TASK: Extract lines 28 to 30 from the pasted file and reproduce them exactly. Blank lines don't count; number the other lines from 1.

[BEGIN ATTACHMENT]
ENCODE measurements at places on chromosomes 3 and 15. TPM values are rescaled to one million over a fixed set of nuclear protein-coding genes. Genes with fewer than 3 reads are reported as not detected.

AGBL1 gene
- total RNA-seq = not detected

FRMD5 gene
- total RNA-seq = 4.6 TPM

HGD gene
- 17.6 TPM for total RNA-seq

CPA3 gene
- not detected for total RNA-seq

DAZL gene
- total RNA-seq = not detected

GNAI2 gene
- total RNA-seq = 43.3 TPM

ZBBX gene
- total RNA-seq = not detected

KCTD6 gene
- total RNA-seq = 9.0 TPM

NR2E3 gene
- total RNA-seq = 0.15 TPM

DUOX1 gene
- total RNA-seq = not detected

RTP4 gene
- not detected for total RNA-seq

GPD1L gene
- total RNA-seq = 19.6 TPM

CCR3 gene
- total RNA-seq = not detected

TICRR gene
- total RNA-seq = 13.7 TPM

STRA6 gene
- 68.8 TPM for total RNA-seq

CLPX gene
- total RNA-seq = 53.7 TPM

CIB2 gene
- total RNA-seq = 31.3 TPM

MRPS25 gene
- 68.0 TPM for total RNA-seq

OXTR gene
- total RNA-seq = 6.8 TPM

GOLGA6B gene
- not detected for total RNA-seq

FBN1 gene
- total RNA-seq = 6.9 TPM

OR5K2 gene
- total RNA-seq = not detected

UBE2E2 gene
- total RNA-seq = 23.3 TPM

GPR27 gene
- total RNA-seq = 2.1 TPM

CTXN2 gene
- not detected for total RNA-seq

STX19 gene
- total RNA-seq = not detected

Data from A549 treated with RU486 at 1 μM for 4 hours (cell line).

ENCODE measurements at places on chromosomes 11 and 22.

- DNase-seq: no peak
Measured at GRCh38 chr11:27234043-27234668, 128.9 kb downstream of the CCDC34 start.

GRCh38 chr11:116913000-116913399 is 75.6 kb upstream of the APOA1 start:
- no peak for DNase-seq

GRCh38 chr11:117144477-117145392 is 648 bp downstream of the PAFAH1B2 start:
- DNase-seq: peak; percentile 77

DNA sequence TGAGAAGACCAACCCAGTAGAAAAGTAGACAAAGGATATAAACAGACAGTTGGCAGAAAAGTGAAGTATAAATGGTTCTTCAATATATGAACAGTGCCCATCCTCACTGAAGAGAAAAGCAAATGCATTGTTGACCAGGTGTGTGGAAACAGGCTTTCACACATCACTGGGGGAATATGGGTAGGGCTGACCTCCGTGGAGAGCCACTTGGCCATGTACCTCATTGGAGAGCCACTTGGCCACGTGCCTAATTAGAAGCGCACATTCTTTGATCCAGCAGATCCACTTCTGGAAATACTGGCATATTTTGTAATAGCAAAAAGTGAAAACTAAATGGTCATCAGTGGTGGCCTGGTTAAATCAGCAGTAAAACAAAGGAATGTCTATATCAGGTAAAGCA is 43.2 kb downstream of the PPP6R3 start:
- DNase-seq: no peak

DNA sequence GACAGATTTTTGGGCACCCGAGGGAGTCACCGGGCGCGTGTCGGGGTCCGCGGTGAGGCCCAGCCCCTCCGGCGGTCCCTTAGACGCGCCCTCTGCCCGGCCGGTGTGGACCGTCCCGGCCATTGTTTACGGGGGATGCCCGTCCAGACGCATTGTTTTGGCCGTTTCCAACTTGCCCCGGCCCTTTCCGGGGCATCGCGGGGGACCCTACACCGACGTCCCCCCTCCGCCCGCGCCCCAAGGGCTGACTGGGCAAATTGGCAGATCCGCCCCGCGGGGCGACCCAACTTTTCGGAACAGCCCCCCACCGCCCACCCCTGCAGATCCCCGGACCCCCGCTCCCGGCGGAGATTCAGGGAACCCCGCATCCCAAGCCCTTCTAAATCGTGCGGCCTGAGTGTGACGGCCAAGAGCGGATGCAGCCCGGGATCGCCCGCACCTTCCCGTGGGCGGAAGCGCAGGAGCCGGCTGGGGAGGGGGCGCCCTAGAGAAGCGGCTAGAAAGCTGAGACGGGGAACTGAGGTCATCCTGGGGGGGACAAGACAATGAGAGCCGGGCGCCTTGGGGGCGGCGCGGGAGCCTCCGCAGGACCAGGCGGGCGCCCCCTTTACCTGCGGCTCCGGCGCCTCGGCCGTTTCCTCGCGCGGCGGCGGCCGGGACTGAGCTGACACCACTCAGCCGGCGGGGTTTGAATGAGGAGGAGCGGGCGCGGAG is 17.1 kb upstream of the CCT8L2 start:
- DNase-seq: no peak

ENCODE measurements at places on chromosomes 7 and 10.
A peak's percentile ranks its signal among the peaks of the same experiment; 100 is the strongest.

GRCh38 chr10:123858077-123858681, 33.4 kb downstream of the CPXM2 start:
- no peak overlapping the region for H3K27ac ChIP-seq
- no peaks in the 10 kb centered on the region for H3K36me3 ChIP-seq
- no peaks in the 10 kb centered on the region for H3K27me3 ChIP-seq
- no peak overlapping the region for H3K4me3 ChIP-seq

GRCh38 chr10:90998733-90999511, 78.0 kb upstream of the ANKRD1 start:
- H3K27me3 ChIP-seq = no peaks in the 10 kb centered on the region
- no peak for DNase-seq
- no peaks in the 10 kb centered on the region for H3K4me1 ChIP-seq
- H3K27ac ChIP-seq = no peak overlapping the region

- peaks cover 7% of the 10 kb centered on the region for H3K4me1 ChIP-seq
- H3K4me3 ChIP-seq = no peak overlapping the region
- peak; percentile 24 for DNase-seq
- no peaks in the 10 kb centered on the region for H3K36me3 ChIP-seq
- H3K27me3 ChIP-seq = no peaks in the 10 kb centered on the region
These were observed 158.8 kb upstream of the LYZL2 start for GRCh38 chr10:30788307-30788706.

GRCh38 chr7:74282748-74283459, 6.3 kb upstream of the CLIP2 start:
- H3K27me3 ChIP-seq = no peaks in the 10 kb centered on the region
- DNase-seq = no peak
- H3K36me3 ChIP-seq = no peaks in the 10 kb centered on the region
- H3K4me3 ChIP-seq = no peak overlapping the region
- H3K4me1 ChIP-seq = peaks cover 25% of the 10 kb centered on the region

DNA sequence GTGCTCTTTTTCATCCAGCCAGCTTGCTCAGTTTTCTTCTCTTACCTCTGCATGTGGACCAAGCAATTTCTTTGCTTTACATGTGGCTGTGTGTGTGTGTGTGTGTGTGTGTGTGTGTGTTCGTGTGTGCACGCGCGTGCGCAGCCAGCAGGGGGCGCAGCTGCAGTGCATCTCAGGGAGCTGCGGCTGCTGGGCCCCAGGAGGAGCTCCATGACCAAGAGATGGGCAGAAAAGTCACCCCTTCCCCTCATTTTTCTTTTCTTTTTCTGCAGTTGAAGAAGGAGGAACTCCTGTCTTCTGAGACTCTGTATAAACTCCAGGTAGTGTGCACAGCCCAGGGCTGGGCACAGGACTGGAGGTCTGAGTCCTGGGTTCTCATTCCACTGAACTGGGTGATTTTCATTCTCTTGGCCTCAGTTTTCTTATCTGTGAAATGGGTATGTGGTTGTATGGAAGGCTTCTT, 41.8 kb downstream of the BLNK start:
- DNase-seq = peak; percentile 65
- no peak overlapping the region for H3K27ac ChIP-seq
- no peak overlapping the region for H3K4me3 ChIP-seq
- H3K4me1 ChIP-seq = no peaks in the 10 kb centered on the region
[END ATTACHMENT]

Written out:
TICRR gene
- total RNA-seq = 13.7 TPM

STRA6 gene